Writing, Running, Being.

The finish line is a shifty Thing and what is life, but reckoning?
Ani DiFranco

Monday, May 9, 2011

Collegiate Peaks 50




My regular race reports are pretty boring. And I forgot all the trail names and significant climbs and altitudes anyway. First I'll tell you the final stats.

Time: 10:43
Place: 10th female
Age: 2nd under 30
Elevation: ~8,000-9,400 (4,700 feet of elevation gain/drop per loop)
PR (in Colorado)

It's really hard for me to remember what I was thinking at every mile.
Was it hard? Yes. It always is.
There were also times when it was easy. Sooo easy. Those are the miles that just float by like clouds. The ones where you're surrounded by mountains and trees and blue sky. SO blue. And the sun is in your eyes so bright... and you think it might be Heaven that you are running through. The river flows, dances over rocks and you feel just as fast and graceful.

The harder miles offer different scenery. Just feet and the dirt beneath them. Just you, looking at your feet. Telling them keep going. Fighting with them. The sun bearing down like a hundred pounds on your back. A far away voice telling you to drink. Why haven't you peed yet? Another voice telling you to walk. Stop. Another telling you you're too late. The real race is over. They finished hours ago. Straggler.

Then you find someone and you roll along together. You grunt to one another. Comment on the weather. Encourage him. Relate to him. Feel pain with him. Experience endlessness together. Make a friend. If you act okay, you are okay. Feel better. Move on.

Use the good times to get ahead. You have to take advantage of them. You have to leave the others to get ahead. You know they'll turn up later. It's still a race. It's still a race so your feet keep moving.

The days before the race, you never actually believe that it will begin, much less end. The first miles are the same. It will never really be over. The finish line seems as far away as retirement, grandchildren, death. You just can't picture it. But you believe in it. It comes, eventually. I sign up for these things because I hate when things are over. I am here to experience endlessness. I am also here to embrace endings.

I turned my iPod on sometime after the halfway point and listened to this Bob Dylan poem for over an hour. First it gave me things to think about. Things that kept my eyes off my feet as they focused on a bigger picture. I listened until the words left and only rhythm remained. Just something to keep my legs turning long after my mind had shut off. But the moral was always there. Use Life. Strip it all the way down to the good stuff. See everything and soak it up. You can't go everywhere. You can't experience everything but if you can squeeze every drop out of the moments you have then you're as rich as any world traveler. You might not get to climb every mountain, but you can climb this one. You can experience this trail. This dirt. This mile. This is a day, a race, a place that belongs to you.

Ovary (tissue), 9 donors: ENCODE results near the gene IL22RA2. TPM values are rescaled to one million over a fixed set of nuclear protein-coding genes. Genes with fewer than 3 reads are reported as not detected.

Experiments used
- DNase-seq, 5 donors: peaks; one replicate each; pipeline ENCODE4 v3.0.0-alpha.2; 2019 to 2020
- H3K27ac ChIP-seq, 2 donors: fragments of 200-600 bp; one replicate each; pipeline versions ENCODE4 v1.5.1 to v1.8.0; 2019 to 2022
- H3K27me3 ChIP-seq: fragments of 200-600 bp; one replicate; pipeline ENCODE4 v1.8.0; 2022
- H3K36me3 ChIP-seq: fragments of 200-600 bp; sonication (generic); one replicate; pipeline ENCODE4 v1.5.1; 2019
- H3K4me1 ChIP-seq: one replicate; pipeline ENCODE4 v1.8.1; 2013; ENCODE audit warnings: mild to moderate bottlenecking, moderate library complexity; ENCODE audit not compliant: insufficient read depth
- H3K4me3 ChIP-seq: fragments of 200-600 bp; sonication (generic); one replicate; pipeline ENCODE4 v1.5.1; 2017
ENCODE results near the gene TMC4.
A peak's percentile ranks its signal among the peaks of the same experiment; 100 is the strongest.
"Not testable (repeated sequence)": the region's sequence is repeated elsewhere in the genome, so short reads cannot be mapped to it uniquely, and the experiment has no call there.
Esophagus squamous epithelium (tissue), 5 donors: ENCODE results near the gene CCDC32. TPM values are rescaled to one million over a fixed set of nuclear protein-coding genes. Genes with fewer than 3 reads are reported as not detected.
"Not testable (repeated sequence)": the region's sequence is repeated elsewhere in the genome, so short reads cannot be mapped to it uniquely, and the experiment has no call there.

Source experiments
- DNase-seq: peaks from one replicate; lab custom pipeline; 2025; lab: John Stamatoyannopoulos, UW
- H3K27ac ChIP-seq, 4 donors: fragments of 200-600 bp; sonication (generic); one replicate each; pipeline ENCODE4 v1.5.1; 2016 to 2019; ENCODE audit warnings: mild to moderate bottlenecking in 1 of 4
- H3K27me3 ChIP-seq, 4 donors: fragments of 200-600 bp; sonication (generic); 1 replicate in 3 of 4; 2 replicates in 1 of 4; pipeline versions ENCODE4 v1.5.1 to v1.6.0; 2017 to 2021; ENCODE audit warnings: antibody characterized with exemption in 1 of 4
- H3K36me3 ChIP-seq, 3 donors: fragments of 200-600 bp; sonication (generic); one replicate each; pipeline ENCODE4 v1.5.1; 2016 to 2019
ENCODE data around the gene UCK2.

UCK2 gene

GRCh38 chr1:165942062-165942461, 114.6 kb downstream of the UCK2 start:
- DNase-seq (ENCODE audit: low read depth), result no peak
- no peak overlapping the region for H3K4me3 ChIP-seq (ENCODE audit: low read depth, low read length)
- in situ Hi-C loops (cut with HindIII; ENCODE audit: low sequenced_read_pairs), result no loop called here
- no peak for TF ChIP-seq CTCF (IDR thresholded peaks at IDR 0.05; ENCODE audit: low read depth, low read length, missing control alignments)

It is not all physical pain out there. Sometimes it is only in your head. Sometimes there is none at all. Just bliss. Floating, flying, forgetting... But to me, the pain is the best part. The pain cave is the one place where you know you are safe. You are safe from endings because the end doesn't come when wished for. It comes when you're busy loving and being too loved. Your demons and snakes, things like death, debt, guilt, fat... can't get you in the pain cave. It hurts, but if you can find Peace in there, then you are free.

Bob says it all here.



Thankfully, the Collegiate Peaks were the view, not the course. This is the starting line.



This is me and April, my wonderful crew, before the race.
Going to races with a girlfriend is so fun! We talked about boys, applied moisturizing facial masks and listened to Amos Lee and Bon Iver in the hotel room the night before the race. Ahh, just like high school. It really took my mind off being nervous.







1 comment:

mindbanter said...

I'm so proud of you and impressed, but even more than that I love your thought process. You remind me of who I want to be when I get the world flying in the face and can't discern my steps, both smooth and trying. Thanks for writing this. Can't wait for coffee when you return.